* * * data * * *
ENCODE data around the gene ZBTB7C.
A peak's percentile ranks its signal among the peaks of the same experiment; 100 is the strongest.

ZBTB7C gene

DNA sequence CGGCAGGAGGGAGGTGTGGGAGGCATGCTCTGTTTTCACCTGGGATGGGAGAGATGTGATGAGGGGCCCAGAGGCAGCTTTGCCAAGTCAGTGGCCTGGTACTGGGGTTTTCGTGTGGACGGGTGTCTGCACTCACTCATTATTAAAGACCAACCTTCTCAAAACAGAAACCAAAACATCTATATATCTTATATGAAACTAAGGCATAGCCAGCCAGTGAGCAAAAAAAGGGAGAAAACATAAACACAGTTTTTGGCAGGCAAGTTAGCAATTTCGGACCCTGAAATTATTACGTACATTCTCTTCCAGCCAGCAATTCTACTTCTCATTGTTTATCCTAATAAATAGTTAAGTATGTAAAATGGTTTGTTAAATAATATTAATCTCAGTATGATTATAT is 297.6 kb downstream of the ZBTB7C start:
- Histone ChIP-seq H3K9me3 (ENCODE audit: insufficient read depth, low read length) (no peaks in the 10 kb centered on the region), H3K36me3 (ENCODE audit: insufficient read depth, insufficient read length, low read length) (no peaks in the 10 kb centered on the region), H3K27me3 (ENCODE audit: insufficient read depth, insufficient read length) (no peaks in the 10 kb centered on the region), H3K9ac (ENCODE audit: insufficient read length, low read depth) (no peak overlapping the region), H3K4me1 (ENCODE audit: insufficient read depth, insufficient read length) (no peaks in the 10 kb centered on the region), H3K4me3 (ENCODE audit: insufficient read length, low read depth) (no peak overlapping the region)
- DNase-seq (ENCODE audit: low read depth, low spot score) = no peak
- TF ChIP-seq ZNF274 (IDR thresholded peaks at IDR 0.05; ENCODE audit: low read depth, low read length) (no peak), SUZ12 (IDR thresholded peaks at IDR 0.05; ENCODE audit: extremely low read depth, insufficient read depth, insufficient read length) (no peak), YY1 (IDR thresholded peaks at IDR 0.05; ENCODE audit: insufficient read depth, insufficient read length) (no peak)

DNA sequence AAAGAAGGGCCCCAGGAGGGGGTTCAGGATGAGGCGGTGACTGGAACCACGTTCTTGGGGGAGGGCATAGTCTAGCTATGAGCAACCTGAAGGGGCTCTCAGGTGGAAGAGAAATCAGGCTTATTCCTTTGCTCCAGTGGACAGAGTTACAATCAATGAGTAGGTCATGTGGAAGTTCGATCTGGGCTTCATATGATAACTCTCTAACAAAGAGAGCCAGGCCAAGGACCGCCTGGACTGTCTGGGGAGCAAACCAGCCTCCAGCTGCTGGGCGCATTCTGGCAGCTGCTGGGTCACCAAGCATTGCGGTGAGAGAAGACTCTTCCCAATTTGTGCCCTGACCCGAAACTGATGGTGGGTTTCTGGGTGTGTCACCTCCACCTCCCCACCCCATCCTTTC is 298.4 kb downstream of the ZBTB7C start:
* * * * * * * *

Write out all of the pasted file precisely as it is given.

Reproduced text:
ENCODE data around the gene ZBTB7C.
A peak's percentile ranks its signal among the peaks of the same experiment; 100 is the strongest.

ZBTB7C gene

DNA sequence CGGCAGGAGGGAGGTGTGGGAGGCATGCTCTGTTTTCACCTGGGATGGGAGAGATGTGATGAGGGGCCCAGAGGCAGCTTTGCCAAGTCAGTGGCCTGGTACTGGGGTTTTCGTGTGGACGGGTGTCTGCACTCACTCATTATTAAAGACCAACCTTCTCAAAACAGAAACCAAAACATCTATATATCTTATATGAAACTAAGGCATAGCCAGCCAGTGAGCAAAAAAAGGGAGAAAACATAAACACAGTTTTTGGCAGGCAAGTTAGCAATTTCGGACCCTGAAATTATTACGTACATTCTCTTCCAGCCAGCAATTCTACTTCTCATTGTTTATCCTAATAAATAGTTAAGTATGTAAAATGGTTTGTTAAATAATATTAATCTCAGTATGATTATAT is 297.6 kb downstream of the ZBTB7C start:
- Histone ChIP-seq H3K9me3 (ENCODE audit: insufficient read depth, low read length) (no peaks in the 10 kb centered on the region), H3K36me3 (ENCODE audit: insufficient read depth, insufficient read length, low read length) (no peaks in the 10 kb centered on the region), H3K27me3 (ENCODE audit: insufficient read depth, insufficient read length) (no peaks in the 10 kb centered on the region), H3K9ac (ENCODE audit: insufficient read length, low read depth) (no peak overlapping the region), H3K4me1 (ENCODE audit: insufficient read depth, insufficient read length) (no peaks in the 10 kb centered on the region), H3K4me3 (ENCODE audit: insufficient read length, low read depth) (no peak overlapping the region)
- DNase-seq (ENCODE audit: low read depth, low spot score) = no peak
- TF ChIP-seq ZNF274 (IDR thresholded peaks at IDR 0.05; ENCODE audit: low read depth, low read length) (no peak), SUZ12 (IDR thresholded peaks at IDR 0.05; ENCODE audit: extremely low read depth, insufficient read depth, insufficient read length) (no peak), YY1 (IDR thresholded peaks at IDR 0.05; ENCODE audit: insufficient read depth, insufficient read length) (no peak)

DNA sequence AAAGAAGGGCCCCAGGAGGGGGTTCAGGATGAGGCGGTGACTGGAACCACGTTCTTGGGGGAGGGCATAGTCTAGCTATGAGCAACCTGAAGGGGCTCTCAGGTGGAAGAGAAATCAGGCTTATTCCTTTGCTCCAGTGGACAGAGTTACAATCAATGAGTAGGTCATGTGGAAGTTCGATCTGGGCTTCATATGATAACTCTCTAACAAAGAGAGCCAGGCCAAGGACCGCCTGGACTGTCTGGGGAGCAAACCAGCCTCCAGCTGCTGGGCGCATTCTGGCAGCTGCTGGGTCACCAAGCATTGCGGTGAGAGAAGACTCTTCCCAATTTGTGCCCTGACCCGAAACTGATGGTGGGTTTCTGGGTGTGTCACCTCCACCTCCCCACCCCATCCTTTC is 298.4 kb downstream of the ZBTB7C start: